46 Mich. 160, 9 N.W. 146, 41 Am.Rep. 154
Supreme Court of Michigan.
Filed June 8, 1881.
Where a physician takes an unprofessional unmarried man with him to attend a case of
confinement, and no real necessity exists for the latter's assistance, both are liable in
damages; and it makes no difference that the patient or husband supposed at the time
that the intruder was a medical man and therefore submitted without objection to his
presence. Damages may lie for an injury done when its full extent is discovered, though
long after the act from which it springs. A physician took an unprofessional friend with
him to attend a case of confinement when there was no emergency requiring the latter's
presence. The physician told the patient's husband that he had brought a friend with him
to help him carry his things and he was accordingly admitted. The patient on afterwards
discovering the facts sued both in damages. Held, that the plaintiff and her husband had
a right to presume that the outsider was a medical associate; that in obtaining admission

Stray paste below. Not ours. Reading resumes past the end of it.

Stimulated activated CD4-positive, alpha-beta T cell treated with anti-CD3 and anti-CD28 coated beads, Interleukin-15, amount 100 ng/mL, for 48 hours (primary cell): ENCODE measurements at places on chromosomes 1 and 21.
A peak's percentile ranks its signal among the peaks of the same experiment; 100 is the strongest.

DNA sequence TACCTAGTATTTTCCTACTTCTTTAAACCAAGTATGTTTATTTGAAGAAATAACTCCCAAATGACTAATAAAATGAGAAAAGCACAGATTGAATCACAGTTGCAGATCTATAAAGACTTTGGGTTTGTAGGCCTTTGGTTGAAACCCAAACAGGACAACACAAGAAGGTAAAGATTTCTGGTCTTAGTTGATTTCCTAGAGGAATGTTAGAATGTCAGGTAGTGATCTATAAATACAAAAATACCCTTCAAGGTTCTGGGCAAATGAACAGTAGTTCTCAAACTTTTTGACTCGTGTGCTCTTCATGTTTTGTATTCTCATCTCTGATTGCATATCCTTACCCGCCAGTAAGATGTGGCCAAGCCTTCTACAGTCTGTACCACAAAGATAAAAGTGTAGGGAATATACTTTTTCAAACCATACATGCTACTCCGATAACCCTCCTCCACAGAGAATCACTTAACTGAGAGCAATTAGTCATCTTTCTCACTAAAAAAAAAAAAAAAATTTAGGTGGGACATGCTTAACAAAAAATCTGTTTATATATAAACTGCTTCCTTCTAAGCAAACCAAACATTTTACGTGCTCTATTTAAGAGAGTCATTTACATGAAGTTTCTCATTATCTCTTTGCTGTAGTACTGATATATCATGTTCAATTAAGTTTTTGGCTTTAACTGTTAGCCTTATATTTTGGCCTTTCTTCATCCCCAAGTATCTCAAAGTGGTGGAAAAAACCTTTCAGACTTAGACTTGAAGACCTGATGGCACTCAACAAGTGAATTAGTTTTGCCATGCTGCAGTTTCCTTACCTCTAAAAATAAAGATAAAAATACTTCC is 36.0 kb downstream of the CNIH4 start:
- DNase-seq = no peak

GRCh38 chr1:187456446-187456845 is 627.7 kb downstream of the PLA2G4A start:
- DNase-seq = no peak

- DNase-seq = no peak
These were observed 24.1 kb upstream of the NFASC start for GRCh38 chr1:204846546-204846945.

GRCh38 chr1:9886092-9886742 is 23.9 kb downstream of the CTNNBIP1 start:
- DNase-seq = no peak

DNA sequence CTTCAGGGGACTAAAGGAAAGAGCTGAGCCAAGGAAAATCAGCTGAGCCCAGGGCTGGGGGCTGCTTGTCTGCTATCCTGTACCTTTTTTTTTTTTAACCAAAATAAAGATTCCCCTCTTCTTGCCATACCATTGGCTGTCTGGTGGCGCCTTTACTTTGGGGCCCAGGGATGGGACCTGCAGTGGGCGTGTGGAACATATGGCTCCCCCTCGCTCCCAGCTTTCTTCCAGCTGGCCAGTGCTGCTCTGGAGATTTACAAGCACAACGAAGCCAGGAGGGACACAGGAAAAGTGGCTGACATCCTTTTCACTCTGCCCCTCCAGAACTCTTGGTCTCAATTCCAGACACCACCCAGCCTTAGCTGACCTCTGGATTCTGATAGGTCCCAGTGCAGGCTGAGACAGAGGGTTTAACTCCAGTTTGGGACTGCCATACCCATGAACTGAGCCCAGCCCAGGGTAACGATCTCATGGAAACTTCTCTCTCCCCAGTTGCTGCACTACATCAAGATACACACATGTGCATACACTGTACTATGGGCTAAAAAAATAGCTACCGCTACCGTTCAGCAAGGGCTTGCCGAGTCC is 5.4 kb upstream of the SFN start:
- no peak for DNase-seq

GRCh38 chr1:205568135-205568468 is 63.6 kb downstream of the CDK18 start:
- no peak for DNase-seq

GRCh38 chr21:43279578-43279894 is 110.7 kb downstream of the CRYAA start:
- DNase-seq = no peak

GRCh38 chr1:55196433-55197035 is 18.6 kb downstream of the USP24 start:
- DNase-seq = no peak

without disclosing his true character, the defendants were guilty of deceit; that plaintiff
had a right to testify that she had supposed he was a physician or medical student, and
also to give evidence of whatever may have been said at the time tending to support
such supposition. It was also admissible to ask a competent witness as to the custom
among physicians in regard to calling assistance in these cases. A witness cannot be
asked what he stated in an affidavit, but the affidavit itself must be produced.
Error to Gratiot. Defendants bring error.
John H. Kimball and Jas. K. Wright, for defendant in error.
The declaration in this case in the first count sets forth that the plaintiff was at a time and
place named a poor married woman, and being confined in child-bed and a stranger,
employed in a professional capacity defendant De May who was a physician; that
defendant visited the plaintiff as such, and against her desire and intending to deceive
her wrongfully, etc., introduced and caused to be present at the house and lying-in room
of the plaintiff and while she was in the pains of parturition the defendant Scattergood,
who intruded upon the privacy of the plaintiff, indecently, wrongfully and unlawfully laid
hands upon and assaulted her, the said Scattergood, which was well known to defendant
De May, being a young unmarried man, a stranger to the plaintiff and utterly ignorant of
the practice of medicine, while the plaintiff believed that he was an assistant physician, a
competent and proper person to be present and to aid her in her extremity.
The second and third counts while differing in form set forth a similar cause of action.
The evidence on the part of the plaintiff tended to prove the allegations of the